We all go through spells of feeling down, but when you're depressed you feel persistently sad for weeks or months, rather than just a few days. Depression is a real illness with real symptoms, and it's not a sign of weakness or something you can "snap out of" by "pulling yourself together". Work on your mental wellbeing by staying physically healthy, enjoying a good diet, cutting down on alcohol, regular exercise, and taking time out for fun and relaxation. With the right treatment and support, most people can make a full recovery from depression so, if you, or someone you know, have been feeling low for a few weeks or months, visit the Doctor.

Alcohol can be part of a healthy balanced diet, but only if consumed in moderation. This means two drinks a day for men, and one drink a day for women (a standard drink is one 12-ounce bottle of beer or wine cooler, one 5-ounce glass of wine or 1.5 ounces of 80-proof distilled spirits).

While enjoying life in the sun, always wear sunscreen with an SPF 15 or higher.  Check regularly for changes to your skin with an emphasis on moles. If you’re concerned about any skin changes see your doctor. Early diagnosis and treatment dramatically increase the survival rate from melanoma.


Download Movember's Health Poster with these health tips here.



Movember is committed to helping men and their families stay on top of their health. Below are some useful links for further information and various health support providers.

Prostate Cancer Foundation is the leading philanthropic organization funding and accelerating prostate cancer research globally. The PCF is the premiere resource for prostate specific information in the US.
LIVESTRONG Foundation provides support to guide people through the cancer experience, to help them live with and beyond cancer. Through LIVESTRONG’s Cancer Navigation Center, those affected by cancer can receive free one-on-one support online or via phone (855) 220-7777.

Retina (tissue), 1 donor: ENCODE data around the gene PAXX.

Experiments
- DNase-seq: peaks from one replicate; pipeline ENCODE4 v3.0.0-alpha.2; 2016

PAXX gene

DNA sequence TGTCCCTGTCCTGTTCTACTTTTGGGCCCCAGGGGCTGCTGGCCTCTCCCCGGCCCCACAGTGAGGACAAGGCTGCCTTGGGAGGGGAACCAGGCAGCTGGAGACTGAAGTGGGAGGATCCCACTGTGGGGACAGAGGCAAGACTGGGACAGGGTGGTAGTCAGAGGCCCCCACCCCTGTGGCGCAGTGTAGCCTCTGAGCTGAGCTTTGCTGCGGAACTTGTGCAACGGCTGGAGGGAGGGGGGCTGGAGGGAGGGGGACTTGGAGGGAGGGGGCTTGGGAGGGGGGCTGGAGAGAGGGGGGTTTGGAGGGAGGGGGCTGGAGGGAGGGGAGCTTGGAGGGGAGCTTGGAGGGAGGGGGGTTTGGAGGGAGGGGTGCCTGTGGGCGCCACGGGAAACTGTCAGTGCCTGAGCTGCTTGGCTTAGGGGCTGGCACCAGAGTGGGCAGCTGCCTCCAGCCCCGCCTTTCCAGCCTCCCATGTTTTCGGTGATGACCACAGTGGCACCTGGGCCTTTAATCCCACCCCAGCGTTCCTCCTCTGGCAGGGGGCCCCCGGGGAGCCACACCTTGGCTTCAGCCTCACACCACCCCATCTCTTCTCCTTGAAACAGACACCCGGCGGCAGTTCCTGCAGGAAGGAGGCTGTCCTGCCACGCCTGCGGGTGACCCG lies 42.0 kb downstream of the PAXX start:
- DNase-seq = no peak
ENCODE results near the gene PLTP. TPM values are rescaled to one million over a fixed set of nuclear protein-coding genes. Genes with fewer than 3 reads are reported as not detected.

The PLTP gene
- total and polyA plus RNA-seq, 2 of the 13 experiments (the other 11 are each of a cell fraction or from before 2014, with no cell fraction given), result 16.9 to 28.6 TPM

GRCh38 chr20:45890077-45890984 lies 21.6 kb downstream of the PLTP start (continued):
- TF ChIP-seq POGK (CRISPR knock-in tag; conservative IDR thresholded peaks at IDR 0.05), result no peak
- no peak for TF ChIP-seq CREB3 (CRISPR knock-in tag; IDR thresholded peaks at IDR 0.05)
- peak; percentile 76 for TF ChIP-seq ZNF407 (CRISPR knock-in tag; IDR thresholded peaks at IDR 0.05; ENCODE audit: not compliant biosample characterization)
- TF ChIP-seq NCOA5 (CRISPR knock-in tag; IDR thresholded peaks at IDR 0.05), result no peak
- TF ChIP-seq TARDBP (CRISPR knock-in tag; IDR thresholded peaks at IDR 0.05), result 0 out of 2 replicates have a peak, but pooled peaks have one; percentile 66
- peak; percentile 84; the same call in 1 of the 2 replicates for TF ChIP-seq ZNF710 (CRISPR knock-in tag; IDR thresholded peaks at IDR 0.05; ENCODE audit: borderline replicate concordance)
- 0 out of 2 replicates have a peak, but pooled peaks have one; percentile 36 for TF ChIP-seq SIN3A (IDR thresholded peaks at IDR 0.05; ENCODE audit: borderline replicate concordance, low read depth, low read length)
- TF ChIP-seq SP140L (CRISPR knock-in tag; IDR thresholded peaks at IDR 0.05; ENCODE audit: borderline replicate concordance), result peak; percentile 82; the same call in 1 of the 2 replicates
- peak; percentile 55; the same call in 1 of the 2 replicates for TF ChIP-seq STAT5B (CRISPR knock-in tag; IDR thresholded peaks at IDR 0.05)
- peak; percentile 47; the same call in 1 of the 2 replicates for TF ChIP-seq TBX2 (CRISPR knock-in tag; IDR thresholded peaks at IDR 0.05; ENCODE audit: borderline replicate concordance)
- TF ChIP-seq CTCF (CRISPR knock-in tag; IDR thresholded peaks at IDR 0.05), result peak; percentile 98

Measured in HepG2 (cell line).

Imerman Angels matches a person touched by cancer with someone who has fought and survived the same type of cancer (a Mentor Angel). Jonny Imerman, founder, is a testicular cancer survivor who created Imerman Angels with the belief that no one should have to fight cancer alone and without the necessary support.
The American Cancer Society is a nationwide, community-based health organization dedicated to eliminating cancer as a major health problem. The website provides cancer facts, advice and support.
The American Heart Association promotes healthier living, free of cardiovascular diseases and strokes. Their website offers tips on nutrition, exercise and stress management.
Department of Health & Human Services helps you create and track your “Family Health Portrait” for free. The key to understanding your health is knowing your family’s history and health risks.
Mental Health America strives to educate the general public about the realities of mental health and mental illness. This is a valuable resource for learning about different types of mental illness and how to seek treatment.
National Suicide Prevention Lifeline provides free and confidential emotional support to people in suicidal crisis or emotional distress 24 hours a day, 7 days a week.
The American Psychiatric Association, founded in 1844, is the world’s largest psychiatric organization. It is a medical specialty society representing more than 33,000 psychiatric physicians from the United States and around the world.
The National Institute of Mental Health strives to transform the understanding and treatment of mental illnesses through basic and clinical research, paving the way for prevention, recovery, and cure.

For a list of information sources used throughout the men's health section please email: